I was at Battery 45 during the day, and directed its guns against columns of the enemy moving down the valley toward the Weldon railroad. The officers in charge of this part of the line deeming an attack imminent, I ordered two pieces of artillery to strengthen the position.

In obedience to orders from the commanding general, I ordered the withdrawal of all the guns at 8 p.m. This was accomplished with

great success, and although the difficulties on Colonel Jones’ line were very great, he succeeded in withdrawing all but about ten, which for the most part were not provided with horses, and not intended to be removed. Several mortars were also brought off. Every piece that was abandoned was first disabled. After making all necessary arrangement with regard to this movement, and seeing all the guns safely across the river, about 2 a.m. on the 3rd I moved on by the Hickory road, marching all night.

The march on the 3rd was fatiguing, and very slow, on account of the immense number of carriages with the army. At night I bivouacked on the roadside about nine miles from Goode’s Bridge.

I reached Amelia Court-House on the morning of the 4th, and immediately proceeded to make arrangements for reducing the artillery with the troops to a proportionate quantity, and properly to dispose of the surplus. These arrangements were at last effected; and on the 5th General Walker moved to the right and west of the line of march of the army, having in charge all the artillery not needed with the troops. Ninety-five caissons, mostly loaded, which had early in the winter been sent to the rear from Petersburg, were here destroyed.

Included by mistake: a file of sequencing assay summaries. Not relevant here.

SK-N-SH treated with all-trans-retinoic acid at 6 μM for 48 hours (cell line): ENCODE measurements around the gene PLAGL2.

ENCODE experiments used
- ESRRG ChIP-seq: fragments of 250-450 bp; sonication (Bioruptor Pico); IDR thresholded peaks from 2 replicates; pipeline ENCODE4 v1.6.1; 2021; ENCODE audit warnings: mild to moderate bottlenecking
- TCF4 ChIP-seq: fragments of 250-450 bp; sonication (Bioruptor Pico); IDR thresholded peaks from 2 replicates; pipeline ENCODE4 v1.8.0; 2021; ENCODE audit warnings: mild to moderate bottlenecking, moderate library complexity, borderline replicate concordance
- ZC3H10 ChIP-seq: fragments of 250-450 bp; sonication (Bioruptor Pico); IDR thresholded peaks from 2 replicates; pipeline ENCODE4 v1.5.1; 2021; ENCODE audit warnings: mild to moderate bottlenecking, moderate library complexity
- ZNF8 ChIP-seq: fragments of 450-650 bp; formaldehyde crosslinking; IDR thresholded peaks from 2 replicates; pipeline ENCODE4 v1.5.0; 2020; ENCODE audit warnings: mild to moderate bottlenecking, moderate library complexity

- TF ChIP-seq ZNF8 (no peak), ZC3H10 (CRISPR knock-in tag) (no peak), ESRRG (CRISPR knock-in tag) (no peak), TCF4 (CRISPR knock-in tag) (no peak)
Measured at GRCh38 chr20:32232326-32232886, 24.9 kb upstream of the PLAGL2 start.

Moving on past Amelia Springs, by 10 o’clock the next morning [6th] we reached Rice’s Station, on the South Side Railroad. Our troops here went into line, and I chose positions for guns commanding the Burkeville road and sweeping the ground to its left. On this line there was heavy skirmishing during the evening, but no attack by the enemy. The enemy’s cavalry meanwhile having attacked our wagon train about two miles back on the road, I [happening to be with the commanding general when he received information of this] was requested by him to see what could be done to prevent any further loss in that quarter. On the way I met a few wearied men of Harris’ brigade, and taking from them some twenty volunteers proceed with them to the road where the train had been attacked. While attempting to rescue some of the property most valuable, I discovered a line of the enemy in a thick pine wood, and supposing it to be but a small body I arranged for an attack upon them [with] one of General Cooke’s regiments, which had just reported to me in consequence of a message previously sent to the commanding general. This regiment was unable to hold its ground, and fell back some half a mile on the same road, until re-enforced by two regiments of cavalry. They then again moved forward, but after regaining the original advanced position the infantry was recalled by General Cooke, and the cavalry, by my direction, fell back with some few prisoners they had secured. The enemy meantime had fired our train to prevent us from saving anything. The enemy now seemed disposed to quiet, and nothing apparently remaining to be accomplished by the small force with me, I directed it slowly to withdraw toward our main body near the station, and returned myself in that direction. Not long after the enemy made a sudden rush, and succeeded for a time in running over our small cavalry force, and threatening the unprotected rear of our line; our cavalry regiment, however, speedily rallied and charged in turn, and inflicted merited punishment upon their greatly outnumbering assailants. Shortly after night closed our guns were withdrawn, and we moved on the Farmville road, reaching Farmville early on the morning of the 7th.